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New Study Finds Fish Eating Plastic In Pacific Ocean

UC San Diego Researchers

Scripps Institution of Oceanography researchers spent three weeks near a huge patch of plastic called the "Great Pacific Garbage Patch."

The scientific results come from a voyage led by a group of Scripps graduate students.

Floating debris found by the SEAPLEX expedition. The debris at the center of the North Pacific Ocean has the potential to damage marine life and alter the biological environment.
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Above: Floating debris found by the SEAPLEX expedition. The debris at the center of the North Pacific Ocean has the potential to damage marine life and alter the biological environment.

One of those student researchers is Rebecca Asch.

She said you might assume fish near so much plastic would eat some.

But not these fish.

"So we thought that since they are visual predators they would potentially be able to see the plastic and avoid consuming it," Asch said. "So it was somewhat surprising to find about nine percent of the fish are eating plastic."

Asch and study co-author Peter Davison estimate fish in the intermediate ocean depths of the North Pacific ingest plastic at a rate of roughly 12,000- to 24,000 tons per year.

"I think it says something just about human impact on ecosystems that even these very, very remote places where there is very little direct human contact are affected by human activities and pollution," Asch said.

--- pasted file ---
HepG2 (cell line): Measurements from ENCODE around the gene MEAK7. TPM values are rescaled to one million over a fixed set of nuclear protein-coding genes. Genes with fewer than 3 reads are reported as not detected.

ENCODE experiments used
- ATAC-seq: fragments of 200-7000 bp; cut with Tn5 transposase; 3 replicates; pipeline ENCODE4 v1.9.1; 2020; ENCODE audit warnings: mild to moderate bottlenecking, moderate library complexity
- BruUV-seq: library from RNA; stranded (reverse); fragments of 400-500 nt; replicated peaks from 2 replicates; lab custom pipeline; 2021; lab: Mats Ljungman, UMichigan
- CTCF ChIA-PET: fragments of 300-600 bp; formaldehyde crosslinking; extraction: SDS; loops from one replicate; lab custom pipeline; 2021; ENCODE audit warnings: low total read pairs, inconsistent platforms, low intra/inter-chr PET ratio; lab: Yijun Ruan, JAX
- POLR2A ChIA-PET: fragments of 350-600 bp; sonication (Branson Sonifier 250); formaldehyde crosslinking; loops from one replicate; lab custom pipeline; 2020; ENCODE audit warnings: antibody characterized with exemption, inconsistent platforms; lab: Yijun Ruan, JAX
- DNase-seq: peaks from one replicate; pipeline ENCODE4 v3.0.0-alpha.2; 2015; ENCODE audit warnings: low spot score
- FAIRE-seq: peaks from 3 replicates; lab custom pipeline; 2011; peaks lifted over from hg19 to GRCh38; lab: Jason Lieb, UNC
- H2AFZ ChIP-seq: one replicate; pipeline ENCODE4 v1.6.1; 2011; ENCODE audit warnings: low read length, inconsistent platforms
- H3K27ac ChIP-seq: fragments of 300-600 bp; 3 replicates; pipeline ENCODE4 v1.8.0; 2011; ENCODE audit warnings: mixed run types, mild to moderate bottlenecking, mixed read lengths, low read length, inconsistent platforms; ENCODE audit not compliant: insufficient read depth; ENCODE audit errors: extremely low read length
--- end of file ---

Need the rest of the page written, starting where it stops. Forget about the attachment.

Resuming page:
Specimens collected by the SEAPLEX expedition. Garbage is being studied for its effects on marine life.
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Above: Specimens collected by the SEAPLEX expedition. Garbage is being studied for its effects on marine life.

Asch and the researchers spent three weeks collecting fish specimens, water samples and marine debris at depths ranging from the sea surface to thousands of feet below the surface.

She said they studied 141 fishes spanning 27 species.

The new study did not look at effects such as toxicological impacts on fish and composition of the plastic.

She said the study looked at smaller fish which are part of the food chain for larger fish.

"So those larger fish are things that we eat, so, it's potentially a concern about how plastic and associate toxins can get into the food web," said Asch. "It definitely has implications in terms of the health of the ocean, the health of the species, But I think it's a little bit too soon to say that it's definitely getting into fish that we're eating, but it's a possibility."

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